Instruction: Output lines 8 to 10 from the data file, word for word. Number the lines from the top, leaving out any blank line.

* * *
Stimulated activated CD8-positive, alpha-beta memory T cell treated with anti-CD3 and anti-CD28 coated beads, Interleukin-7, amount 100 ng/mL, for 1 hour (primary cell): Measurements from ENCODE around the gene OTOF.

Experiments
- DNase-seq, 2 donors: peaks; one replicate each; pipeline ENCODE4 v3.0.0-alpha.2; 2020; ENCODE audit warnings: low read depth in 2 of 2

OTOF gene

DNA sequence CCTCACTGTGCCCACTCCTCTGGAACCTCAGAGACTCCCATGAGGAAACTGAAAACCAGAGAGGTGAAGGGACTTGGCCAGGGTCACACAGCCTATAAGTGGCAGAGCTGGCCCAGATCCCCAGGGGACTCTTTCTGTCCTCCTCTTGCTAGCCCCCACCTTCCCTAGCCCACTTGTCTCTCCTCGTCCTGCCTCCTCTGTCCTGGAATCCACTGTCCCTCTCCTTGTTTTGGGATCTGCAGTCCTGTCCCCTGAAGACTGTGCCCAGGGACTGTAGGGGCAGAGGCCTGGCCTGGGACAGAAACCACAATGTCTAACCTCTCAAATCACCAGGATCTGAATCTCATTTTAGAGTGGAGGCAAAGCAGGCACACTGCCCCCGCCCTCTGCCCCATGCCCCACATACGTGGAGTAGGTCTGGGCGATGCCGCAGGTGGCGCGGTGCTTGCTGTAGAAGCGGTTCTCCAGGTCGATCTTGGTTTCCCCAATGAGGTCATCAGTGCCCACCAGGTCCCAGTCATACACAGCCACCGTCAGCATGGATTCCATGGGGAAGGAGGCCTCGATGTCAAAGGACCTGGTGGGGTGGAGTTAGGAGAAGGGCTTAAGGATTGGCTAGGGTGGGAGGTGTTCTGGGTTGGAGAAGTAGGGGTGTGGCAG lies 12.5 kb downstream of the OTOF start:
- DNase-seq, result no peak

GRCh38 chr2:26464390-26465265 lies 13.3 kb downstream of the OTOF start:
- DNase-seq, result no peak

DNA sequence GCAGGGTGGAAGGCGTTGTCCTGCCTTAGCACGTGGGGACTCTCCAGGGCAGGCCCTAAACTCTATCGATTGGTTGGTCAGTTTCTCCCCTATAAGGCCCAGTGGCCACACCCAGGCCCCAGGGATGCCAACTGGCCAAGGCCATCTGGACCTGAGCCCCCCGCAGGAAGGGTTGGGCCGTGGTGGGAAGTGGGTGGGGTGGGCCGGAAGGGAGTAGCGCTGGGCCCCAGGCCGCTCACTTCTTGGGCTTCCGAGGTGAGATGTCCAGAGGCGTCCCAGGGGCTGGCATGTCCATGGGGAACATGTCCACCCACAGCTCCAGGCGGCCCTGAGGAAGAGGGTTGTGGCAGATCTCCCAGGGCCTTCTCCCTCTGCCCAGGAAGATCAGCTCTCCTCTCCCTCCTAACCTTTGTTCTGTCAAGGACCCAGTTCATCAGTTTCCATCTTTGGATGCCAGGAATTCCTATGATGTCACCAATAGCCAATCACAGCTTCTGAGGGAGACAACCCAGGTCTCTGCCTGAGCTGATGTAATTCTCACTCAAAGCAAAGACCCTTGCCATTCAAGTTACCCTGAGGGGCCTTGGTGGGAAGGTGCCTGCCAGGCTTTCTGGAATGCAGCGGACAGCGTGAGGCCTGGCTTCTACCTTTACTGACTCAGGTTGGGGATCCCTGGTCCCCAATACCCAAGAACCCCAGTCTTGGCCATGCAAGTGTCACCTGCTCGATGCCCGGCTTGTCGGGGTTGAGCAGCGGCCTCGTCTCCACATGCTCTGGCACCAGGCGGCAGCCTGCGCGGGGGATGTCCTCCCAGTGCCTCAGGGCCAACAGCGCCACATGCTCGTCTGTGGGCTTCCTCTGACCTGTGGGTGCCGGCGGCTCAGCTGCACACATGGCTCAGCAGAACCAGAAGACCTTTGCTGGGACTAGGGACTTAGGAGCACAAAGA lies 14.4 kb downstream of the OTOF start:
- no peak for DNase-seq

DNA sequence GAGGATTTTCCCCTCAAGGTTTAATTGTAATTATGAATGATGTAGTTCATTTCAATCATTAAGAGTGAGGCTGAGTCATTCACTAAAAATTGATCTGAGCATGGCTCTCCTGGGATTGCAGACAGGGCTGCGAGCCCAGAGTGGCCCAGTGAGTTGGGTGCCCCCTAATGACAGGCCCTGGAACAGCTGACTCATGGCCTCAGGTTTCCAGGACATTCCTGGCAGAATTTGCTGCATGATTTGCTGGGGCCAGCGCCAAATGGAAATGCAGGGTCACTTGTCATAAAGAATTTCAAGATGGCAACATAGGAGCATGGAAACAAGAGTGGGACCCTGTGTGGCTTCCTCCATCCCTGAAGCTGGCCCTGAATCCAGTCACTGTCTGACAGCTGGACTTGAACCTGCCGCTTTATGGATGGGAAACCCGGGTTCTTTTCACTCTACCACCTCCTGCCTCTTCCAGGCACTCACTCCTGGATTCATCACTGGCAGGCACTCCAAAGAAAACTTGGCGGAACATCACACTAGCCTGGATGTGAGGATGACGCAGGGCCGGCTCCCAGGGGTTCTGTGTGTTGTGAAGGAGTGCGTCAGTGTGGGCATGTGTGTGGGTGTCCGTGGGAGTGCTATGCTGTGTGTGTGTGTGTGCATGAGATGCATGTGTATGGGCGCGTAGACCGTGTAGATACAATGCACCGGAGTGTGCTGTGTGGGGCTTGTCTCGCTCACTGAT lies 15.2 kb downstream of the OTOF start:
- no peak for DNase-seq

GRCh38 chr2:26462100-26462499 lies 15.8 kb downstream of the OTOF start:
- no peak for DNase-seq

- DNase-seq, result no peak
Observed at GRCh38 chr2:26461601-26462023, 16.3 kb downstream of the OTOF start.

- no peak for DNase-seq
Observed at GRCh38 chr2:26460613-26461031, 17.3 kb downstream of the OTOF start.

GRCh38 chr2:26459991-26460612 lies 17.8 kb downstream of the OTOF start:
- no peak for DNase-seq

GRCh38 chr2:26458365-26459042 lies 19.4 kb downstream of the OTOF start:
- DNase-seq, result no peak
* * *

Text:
- DNase-seq, result no peak

DNA sequence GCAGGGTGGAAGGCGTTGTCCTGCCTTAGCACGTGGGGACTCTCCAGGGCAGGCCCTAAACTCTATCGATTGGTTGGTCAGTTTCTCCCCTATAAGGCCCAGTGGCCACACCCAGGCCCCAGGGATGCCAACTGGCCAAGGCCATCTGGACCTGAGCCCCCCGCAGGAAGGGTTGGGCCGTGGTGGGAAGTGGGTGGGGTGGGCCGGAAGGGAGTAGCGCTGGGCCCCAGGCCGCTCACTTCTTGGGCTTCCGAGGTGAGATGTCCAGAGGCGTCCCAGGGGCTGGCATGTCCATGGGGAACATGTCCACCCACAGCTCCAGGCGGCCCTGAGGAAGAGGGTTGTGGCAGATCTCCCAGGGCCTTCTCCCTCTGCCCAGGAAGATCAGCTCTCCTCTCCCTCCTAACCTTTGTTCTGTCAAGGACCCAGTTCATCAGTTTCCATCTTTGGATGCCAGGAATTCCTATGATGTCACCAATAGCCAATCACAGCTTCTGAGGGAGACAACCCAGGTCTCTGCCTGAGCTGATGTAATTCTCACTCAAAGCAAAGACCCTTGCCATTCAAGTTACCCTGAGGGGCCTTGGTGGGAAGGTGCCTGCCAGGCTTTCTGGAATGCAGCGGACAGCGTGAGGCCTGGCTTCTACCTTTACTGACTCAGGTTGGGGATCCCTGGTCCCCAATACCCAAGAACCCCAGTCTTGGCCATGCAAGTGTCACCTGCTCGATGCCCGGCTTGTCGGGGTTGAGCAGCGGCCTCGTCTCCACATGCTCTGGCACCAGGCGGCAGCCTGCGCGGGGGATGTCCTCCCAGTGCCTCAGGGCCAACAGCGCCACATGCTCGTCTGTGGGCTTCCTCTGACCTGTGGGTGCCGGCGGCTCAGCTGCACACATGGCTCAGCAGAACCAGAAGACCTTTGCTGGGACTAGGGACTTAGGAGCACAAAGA lies 14.4 kb downstream of the OTOF start:
- no peak for DNase-seq